Translated by Victoria Cribb — Here on Crime Fiction Lover we’ve been following the career of this Icelandic author since he first appeared in English translation with Snowblind in 2015. That was the first in Ragnar Jonasson’s Ari Thor series, about a small town cop in northern Iceland, and since then the author has gone on to write the Hidden Iceland novels and several standalone titles. The Girl Who Died was chosen by our readers as the Best in Translation winner in our 2021 awards and when Outside arrived for review we couldn’t wait to start reading it.
This is an author who really plays on the frigid, stony cold and isolated atmosphere of the remotest parts of Iceland, and he loves to dial up the claustrophobic nature of the small communities found there. Ragnar Jonasson is carving his own powerful groove in Nordic noir. In Outside, he goes a step further. Here we meet four old college friends who have decided to cut themselves off from the modern world for the weekend, to reconnect with nature and each other, by embarking on a ptarmigan hunting expedition on the vast moors of eastern Iceland.
Nature has other ideas.
While they are hiking to the lands where the ptarmigan flourish, a dense blizzard blows across and they’re forced to seek refuge in one of the emergency huts that have been constructed here and there in the countryside so that lost ramblers don’t have to die of exposure. The tension between these four characters starts to ramp up. Each chapter is written in the third person but from the perspective of one member of the expedition. As events unfold the author cycles between them so we get a very up close and personal idea of who they are, their hopes and fears, their flaws and what they all think of one another.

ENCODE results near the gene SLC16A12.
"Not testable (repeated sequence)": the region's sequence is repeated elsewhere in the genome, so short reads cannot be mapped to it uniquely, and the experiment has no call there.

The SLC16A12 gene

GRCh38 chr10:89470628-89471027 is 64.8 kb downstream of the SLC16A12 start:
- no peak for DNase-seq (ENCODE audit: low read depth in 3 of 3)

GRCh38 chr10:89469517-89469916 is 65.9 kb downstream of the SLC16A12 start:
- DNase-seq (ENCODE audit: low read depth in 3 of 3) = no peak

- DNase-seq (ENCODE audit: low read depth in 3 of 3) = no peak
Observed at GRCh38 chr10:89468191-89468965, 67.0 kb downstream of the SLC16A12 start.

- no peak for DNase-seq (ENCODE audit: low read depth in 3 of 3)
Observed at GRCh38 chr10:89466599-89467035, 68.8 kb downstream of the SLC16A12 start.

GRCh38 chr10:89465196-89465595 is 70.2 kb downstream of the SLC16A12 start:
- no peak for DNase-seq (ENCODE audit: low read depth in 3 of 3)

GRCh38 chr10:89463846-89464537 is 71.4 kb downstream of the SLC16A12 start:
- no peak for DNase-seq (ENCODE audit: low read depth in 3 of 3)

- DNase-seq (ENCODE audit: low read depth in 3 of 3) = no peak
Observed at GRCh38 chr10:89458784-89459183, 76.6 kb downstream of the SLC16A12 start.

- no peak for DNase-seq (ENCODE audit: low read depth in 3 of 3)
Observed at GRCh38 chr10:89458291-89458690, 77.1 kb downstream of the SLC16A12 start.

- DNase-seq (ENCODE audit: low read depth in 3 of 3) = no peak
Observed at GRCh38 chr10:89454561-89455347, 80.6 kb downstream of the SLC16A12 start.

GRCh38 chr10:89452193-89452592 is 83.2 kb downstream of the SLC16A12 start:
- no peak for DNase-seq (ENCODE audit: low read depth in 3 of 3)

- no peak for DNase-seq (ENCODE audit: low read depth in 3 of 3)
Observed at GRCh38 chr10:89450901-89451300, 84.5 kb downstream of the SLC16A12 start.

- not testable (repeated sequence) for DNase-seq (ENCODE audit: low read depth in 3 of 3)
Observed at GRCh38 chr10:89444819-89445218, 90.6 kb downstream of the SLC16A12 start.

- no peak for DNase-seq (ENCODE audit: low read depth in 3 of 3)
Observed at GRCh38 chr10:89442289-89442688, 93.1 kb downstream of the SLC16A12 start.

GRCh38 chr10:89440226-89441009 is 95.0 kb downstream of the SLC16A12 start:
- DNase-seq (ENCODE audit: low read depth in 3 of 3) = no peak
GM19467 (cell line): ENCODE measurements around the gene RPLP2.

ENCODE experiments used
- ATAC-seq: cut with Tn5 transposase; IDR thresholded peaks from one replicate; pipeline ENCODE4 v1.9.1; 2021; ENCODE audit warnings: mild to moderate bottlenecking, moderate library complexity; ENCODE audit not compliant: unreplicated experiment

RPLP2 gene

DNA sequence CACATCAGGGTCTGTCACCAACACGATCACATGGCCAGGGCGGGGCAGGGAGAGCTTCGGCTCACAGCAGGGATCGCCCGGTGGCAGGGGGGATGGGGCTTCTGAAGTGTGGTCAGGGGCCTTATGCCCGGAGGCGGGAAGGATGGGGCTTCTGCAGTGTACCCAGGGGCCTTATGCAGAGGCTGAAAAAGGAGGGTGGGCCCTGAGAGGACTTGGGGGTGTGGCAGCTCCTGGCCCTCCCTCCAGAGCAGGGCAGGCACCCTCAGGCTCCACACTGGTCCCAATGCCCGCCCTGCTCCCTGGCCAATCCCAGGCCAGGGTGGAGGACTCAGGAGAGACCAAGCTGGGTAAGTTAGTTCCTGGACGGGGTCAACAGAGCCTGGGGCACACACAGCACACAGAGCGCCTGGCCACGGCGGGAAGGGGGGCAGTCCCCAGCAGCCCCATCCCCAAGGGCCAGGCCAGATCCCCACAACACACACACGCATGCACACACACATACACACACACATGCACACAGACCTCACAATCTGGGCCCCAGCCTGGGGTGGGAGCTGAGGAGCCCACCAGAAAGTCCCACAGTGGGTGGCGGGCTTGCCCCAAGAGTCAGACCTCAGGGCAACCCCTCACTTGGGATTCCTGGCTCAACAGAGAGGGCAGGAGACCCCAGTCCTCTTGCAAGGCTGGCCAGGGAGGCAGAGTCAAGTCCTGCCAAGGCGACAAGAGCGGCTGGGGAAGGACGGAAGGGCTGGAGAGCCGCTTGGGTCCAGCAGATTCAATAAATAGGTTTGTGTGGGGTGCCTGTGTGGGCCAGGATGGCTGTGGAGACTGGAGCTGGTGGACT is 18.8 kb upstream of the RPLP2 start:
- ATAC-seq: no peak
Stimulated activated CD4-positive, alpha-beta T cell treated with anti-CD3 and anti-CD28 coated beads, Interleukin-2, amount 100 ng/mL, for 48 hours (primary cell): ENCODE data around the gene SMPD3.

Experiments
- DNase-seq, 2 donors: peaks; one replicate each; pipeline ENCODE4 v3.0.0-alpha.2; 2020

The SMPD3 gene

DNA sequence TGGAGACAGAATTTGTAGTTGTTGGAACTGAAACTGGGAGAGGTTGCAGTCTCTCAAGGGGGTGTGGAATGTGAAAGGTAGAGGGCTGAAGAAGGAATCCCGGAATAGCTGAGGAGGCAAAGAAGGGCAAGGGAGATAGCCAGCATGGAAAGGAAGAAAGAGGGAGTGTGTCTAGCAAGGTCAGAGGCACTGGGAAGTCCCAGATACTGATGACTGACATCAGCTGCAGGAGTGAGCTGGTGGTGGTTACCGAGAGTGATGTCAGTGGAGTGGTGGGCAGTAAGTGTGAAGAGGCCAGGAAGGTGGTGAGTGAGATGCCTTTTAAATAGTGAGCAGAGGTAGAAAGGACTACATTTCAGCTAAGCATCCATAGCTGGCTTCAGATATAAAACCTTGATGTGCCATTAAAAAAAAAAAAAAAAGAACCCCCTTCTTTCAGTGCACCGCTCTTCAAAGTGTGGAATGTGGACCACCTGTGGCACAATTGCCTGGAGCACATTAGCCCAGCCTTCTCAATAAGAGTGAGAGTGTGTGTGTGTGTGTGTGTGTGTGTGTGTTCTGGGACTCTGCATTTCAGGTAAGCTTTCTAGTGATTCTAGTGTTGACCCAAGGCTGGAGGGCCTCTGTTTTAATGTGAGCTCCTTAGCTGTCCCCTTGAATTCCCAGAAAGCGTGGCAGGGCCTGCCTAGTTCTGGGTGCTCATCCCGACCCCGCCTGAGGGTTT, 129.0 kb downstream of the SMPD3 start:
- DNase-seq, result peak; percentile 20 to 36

Ármann is the leader of the expedition. His name sounds a bit like ‘our man’ and he is indeed the manly one. He knows the landscape here because he runs tours in the region and has built up a sizeable company doing so. Rugged, practical and successful, he nevertheless has a shady past and at one time was a drug dealer on the streets of Copenhagen, where he came up against some even shadier people. All that is behind him now. Or is it?
Daníel is the ex-pat in the group. Now an actor, he’s returned from London to spend time and catch up with his old college friends. While he’s good looking and personable, his career and personal life are not in sync with his image. At 30 years of age he has a 19-year-old girlfriend and work is only sporadic. There’s a sense that by moving to the UK, maybe he’s hiding from something. Perhaps it’s the Icelandic wilderness – he certainly isn’t an outdoorsman.
Helena is hardest of the characters to get to grips with. She’s still mourning the death of her boyfriend, Víkingur, five years ago. At first, we don’t know much about how he died but he was alone at the last and sometimes Helena imagines that he is still near and even talks to him. Her grief is too much to bear, but in her interactions with the rest of the group she’s impassive and difficult to read.